Even though the preconceived intent rule generally does not apply to the US Citizens’ immediate relatives, there still can be repercussions for misrepresenting their intentions to officials or admitting at the interview that they had preconceived intent. As mentioned above, the consequences could be quite severe. For example, a visa waiver entrant whose adjustment is denied based on preconceived intent in conjunction with other factors is unable to appeal or challenge that denial as a result of entering under the Visa Waiver Program, and if that person is subject to the re-entry bars under INA §212(a)(9)(B) as a result of a visa overstay, the person would not be eligible to consular process without a waiver.
In regard to the denials, there have been no recent cases in which preconceived intent was the sole basis for the denial of the adjustment application—the denial always found other culpable conduct. In one case for example, the denial was based on a combination of preconceived intent and alien smuggling, and so the BIA’s departure from its usual policy and case law was justified (Mamoka v. INS, 1995; Matter of Patel, 1988, citing Matter of Lasike, 1980). In Matter of Patel, the deportation was upheld where alien refused to depart after denial of adjustment of status to special immigrant minister because none of his documentary evidence established that he had been carrying on vocation of minister of a religious denomination for two years prior to denial of application; discretionary denial of adjustment based on preconceived intent was also upheld where alien applied for “ministerial recognition” only 11 days after entry with tourist visa and five months later obtained “Christian Worker’s Certificate” entitling him to conduct religious services, letter of recommendation for ministry overseas predated his entry, and he started employment immediately upon entry but falsely stated in his request for extension of tourist visa that his intent was only to continue in his visitor status.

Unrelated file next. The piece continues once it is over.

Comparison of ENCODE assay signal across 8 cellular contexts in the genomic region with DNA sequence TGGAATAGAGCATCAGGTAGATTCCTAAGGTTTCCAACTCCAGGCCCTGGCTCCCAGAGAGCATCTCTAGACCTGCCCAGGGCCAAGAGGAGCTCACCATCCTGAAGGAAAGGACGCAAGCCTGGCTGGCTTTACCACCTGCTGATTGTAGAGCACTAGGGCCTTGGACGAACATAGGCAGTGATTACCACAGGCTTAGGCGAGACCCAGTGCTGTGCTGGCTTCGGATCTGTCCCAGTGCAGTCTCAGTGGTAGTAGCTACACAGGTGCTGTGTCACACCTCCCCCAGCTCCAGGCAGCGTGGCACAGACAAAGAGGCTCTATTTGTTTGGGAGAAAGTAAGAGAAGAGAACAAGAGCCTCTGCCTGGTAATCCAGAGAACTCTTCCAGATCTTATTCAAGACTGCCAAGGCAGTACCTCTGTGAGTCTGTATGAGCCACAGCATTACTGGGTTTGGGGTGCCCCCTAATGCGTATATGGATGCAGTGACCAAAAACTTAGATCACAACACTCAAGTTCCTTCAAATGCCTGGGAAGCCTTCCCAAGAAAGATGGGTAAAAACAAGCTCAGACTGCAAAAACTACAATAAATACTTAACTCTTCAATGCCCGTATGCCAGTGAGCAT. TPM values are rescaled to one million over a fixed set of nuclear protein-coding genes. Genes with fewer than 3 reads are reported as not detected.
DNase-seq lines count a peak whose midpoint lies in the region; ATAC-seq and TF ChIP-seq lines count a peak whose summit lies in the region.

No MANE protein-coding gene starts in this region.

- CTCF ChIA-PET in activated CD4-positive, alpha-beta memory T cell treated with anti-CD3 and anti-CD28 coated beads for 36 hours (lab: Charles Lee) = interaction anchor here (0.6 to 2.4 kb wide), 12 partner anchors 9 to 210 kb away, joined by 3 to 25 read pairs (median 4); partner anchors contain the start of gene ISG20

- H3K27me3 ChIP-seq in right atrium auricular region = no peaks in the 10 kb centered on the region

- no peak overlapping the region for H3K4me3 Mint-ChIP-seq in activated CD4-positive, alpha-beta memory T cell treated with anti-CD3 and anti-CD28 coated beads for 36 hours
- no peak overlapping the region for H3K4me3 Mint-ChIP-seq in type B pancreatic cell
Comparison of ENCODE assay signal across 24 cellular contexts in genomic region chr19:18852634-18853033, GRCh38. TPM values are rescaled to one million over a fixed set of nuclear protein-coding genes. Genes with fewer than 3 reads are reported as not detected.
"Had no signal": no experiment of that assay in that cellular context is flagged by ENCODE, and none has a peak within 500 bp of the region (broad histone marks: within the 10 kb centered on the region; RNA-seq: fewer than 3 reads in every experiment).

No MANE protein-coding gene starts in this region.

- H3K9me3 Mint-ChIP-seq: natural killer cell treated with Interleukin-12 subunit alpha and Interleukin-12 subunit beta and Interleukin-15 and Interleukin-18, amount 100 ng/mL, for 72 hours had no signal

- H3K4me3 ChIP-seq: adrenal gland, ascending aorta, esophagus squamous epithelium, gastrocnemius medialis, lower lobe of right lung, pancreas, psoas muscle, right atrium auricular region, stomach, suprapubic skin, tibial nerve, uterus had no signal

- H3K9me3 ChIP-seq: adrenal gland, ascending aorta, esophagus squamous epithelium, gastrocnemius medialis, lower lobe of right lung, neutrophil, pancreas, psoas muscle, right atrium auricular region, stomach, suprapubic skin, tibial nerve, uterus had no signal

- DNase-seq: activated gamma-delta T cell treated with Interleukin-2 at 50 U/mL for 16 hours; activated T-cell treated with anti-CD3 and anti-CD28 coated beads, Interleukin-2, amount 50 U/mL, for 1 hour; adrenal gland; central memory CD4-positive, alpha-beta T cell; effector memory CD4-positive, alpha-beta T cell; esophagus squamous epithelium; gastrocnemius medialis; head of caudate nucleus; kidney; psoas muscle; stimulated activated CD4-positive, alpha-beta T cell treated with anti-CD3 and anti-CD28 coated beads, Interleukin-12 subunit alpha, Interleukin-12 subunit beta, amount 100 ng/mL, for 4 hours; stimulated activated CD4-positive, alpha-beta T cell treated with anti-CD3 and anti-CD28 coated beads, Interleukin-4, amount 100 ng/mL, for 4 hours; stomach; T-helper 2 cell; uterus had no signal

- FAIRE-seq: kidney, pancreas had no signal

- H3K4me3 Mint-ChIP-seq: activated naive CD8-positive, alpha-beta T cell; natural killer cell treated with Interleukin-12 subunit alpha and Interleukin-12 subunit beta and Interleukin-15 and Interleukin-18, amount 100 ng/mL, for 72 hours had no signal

Therefore, most USCIS field offices do not raise the preconceived intent issue when it comes to immediate relatives of U.S. citizens, and most adjustment applications filed by spouses of U.S. citizens are granted, provided that if their only adverse factor is preconceived intent, and not a combination of preconceived intent and other culpable conduct.